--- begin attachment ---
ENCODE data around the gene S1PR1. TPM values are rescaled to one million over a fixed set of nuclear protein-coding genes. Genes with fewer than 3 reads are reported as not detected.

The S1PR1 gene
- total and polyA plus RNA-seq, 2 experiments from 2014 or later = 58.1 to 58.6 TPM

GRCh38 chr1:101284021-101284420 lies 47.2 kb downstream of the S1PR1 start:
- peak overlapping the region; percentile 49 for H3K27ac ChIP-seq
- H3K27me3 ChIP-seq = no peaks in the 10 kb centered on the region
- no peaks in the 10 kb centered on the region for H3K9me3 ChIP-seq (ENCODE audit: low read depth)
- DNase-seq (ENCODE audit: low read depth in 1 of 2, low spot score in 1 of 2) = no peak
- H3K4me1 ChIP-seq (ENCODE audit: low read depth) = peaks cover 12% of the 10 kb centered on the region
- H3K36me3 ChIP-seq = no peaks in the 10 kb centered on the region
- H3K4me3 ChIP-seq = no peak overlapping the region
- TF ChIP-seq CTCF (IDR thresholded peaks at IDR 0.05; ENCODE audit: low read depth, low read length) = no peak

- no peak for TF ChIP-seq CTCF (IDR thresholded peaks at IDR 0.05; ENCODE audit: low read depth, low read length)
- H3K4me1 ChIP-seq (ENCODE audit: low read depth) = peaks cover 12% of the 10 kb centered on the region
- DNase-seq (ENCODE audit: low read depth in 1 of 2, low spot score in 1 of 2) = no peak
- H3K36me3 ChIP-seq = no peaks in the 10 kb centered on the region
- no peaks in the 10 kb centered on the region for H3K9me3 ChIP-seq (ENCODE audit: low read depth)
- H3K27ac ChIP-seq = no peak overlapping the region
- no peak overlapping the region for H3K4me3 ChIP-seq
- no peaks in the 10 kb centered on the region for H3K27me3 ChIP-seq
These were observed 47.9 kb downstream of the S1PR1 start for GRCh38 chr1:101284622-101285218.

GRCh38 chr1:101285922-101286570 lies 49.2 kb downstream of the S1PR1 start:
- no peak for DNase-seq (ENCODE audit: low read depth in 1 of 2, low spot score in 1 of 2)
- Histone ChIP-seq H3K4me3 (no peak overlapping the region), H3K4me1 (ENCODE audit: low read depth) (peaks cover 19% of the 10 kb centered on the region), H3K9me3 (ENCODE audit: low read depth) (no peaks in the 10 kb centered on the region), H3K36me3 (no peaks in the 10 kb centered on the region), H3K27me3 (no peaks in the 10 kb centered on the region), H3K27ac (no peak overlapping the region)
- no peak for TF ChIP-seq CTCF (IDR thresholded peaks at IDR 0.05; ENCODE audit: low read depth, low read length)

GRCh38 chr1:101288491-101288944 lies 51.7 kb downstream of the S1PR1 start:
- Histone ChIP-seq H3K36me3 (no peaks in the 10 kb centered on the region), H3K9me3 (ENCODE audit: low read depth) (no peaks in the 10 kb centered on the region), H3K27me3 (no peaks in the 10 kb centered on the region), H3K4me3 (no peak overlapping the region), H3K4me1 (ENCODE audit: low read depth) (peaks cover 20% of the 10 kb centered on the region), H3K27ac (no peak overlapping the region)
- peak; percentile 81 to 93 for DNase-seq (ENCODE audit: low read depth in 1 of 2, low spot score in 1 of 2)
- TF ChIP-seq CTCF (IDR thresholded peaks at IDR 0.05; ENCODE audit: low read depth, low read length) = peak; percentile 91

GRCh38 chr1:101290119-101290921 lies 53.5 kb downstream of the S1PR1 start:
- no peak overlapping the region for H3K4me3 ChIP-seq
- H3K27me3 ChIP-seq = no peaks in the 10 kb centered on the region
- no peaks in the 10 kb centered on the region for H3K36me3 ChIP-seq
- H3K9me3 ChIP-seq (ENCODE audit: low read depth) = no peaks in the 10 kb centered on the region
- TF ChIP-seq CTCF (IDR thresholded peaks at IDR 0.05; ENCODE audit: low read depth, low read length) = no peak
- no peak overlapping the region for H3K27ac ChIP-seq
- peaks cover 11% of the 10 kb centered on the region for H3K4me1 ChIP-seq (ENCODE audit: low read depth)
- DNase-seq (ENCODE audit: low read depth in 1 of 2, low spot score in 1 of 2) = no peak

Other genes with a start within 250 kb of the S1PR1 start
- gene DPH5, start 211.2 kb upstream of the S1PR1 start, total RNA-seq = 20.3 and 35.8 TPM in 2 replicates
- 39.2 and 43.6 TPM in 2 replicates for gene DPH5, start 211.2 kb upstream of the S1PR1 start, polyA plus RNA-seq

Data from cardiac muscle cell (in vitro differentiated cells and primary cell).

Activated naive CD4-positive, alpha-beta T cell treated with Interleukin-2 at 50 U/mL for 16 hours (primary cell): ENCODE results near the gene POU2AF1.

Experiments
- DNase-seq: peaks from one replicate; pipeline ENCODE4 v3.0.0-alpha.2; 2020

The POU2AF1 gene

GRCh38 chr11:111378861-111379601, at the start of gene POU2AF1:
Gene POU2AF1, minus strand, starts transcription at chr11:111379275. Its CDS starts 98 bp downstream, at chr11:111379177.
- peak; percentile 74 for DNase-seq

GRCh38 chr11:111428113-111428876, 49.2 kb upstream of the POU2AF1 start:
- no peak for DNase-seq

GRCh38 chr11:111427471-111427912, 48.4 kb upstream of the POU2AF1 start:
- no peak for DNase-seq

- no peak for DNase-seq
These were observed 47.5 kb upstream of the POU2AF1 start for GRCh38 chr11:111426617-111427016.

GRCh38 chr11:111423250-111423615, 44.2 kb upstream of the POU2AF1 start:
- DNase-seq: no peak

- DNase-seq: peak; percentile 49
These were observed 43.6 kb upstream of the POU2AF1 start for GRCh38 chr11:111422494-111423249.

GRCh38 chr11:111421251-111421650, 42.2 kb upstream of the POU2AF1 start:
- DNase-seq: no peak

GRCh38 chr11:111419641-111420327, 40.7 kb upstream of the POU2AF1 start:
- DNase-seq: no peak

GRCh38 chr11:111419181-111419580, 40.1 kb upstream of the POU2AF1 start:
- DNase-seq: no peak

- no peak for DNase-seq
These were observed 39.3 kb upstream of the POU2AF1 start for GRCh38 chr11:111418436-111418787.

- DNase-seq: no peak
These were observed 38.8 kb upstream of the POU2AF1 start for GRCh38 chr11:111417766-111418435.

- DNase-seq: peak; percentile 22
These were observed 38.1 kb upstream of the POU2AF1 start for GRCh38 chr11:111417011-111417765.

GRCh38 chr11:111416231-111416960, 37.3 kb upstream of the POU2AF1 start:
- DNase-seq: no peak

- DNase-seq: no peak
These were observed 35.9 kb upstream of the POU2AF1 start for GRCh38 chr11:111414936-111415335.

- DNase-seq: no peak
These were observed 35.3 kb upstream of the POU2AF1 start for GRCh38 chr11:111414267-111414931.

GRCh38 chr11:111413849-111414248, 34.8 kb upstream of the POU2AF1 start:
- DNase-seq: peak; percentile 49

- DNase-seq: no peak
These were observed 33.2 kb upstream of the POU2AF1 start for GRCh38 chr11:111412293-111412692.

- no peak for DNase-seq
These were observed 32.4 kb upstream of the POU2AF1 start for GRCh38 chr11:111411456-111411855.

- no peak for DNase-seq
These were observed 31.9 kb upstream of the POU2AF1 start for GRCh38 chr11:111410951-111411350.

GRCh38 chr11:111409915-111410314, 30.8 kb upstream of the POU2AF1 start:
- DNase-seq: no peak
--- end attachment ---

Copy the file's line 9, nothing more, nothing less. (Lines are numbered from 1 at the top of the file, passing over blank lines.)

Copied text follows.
- H3K4me1 ChIP-seq (ENCODE audit: low read depth) = peaks cover 12% of the 10 kb centered on the region